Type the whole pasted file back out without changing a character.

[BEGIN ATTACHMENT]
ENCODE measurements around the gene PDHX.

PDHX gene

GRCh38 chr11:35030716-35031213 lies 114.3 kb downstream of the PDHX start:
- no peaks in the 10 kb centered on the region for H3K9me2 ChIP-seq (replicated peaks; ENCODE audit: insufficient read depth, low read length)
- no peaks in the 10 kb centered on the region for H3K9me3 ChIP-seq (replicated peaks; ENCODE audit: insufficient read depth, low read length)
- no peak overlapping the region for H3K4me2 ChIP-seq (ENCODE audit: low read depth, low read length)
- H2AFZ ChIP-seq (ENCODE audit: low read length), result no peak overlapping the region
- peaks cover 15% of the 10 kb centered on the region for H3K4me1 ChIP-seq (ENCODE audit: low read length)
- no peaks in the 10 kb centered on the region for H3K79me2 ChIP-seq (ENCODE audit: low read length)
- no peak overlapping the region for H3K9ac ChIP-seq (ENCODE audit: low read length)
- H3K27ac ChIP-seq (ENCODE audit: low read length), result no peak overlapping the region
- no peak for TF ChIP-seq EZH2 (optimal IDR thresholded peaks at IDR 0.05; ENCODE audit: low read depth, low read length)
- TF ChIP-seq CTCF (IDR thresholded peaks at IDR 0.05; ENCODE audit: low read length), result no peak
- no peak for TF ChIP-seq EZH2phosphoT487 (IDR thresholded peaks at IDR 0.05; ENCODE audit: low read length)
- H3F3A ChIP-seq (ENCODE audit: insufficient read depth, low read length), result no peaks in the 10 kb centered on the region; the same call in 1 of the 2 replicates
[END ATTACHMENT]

ENCODE measurements around the gene PDHX.

PDHX gene

GRCh38 chr11:35030716-35031213 lies 114.3 kb downstream of the PDHX start:
- no peaks in the 10 kb centered on the region for H3K9me2 ChIP-seq (replicated peaks; ENCODE audit: insufficient read depth, low read length)
- no peaks in the 10 kb centered on the region for H3K9me3 ChIP-seq (replicated peaks; ENCODE audit: insufficient read depth, low read length)
- no peak overlapping the region for H3K4me2 ChIP-seq (ENCODE audit: low read depth, low read length)
- H2AFZ ChIP-seq (ENCODE audit: low read length), result no peak overlapping the region
- peaks cover 15% of the 10 kb centered on the region for H3K4me1 ChIP-seq (ENCODE audit: low read length)
- no peaks in the 10 kb centered on the region for H3K79me2 ChIP-seq (ENCODE audit: low read length)
- no peak overlapping the region for H3K9ac ChIP-seq (ENCODE audit: low read length)
- H3K27ac ChIP-seq (ENCODE audit: low read length), result no peak overlapping the region
- no peak for TF ChIP-seq EZH2 (optimal IDR thresholded peaks at IDR 0.05; ENCODE audit: low read depth, low read length)
- TF ChIP-seq CTCF (IDR thresholded peaks at IDR 0.05; ENCODE audit: low read length), result no peak
- no peak for TF ChIP-seq EZH2phosphoT487 (IDR thresholded peaks at IDR 0.05; ENCODE audit: low read length)
- H3F3A ChIP-seq (ENCODE audit: insufficient read depth, low read length), result no peaks in the 10 kb centered on the region; the same call in 1 of the 2 replicates